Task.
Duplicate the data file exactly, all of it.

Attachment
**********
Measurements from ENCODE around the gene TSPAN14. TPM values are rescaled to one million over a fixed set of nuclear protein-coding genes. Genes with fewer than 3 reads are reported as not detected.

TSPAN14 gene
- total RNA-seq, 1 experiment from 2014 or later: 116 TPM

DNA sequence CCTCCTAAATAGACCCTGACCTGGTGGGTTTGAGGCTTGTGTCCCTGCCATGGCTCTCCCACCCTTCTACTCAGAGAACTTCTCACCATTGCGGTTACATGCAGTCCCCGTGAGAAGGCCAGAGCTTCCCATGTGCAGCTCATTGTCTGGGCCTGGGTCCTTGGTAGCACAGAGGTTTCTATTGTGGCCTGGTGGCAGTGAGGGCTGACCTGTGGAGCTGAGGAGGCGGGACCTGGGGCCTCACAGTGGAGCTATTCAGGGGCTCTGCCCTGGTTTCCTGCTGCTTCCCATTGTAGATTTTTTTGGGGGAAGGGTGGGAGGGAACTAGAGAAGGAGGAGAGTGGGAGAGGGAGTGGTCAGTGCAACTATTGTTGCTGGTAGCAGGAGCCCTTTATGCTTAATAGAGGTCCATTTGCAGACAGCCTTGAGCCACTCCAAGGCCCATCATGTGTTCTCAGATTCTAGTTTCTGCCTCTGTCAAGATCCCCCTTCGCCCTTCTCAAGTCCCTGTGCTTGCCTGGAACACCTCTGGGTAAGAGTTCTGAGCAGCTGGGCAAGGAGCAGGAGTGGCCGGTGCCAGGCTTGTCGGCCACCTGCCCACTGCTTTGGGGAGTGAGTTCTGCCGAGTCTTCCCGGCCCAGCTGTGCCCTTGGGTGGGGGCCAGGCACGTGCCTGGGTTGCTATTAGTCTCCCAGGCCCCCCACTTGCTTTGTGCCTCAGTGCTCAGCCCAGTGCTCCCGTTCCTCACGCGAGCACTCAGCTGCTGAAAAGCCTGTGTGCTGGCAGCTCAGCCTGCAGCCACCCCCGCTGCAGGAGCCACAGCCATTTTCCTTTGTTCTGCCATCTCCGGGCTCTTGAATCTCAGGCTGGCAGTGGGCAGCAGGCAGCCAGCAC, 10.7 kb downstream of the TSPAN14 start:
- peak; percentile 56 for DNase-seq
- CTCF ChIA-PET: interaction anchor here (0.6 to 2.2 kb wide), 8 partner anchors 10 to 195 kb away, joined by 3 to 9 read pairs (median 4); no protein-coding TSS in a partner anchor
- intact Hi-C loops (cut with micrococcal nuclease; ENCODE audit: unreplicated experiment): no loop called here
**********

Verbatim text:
Measurements from ENCODE around the gene TSPAN14. TPM values are rescaled to one million over a fixed set of nuclear protein-coding genes. Genes with fewer than 3 reads are reported as not detected.

TSPAN14 gene
- total RNA-seq, 1 experiment from 2014 or later: 116 TPM

DNA sequence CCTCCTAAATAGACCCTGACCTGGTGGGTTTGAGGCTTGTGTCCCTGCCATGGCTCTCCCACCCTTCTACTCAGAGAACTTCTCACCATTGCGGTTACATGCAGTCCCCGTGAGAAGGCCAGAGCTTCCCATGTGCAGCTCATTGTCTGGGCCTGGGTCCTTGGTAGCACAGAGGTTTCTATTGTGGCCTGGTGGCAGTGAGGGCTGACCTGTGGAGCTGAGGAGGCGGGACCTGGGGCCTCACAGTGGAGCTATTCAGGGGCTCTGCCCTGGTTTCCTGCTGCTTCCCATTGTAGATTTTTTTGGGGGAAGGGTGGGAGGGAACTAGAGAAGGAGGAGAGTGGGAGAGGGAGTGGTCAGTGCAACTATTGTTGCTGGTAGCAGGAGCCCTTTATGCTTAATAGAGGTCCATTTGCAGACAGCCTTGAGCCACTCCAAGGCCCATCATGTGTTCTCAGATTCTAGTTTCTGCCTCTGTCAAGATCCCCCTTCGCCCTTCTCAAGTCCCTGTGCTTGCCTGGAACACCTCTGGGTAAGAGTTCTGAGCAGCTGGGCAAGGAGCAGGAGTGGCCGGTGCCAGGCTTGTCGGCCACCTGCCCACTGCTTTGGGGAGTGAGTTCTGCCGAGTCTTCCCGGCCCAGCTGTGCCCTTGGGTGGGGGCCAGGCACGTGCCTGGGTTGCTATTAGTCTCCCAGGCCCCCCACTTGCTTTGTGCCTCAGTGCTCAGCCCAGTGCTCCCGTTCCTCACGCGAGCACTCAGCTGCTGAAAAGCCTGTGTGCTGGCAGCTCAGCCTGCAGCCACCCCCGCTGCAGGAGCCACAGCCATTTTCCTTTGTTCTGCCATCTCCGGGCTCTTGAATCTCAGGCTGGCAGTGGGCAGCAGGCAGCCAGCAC, 10.7 kb downstream of the TSPAN14 start:
- peak; percentile 56 for DNase-seq
- CTCF ChIA-PET: interaction anchor here (0.6 to 2.2 kb wide), 8 partner anchors 10 to 195 kb away, joined by 3 to 9 read pairs (median 4); no protein-coding TSS in a partner anchor
- intact Hi-C loops (cut with micrococcal nuclease; ENCODE audit: unreplicated experiment): no loop called here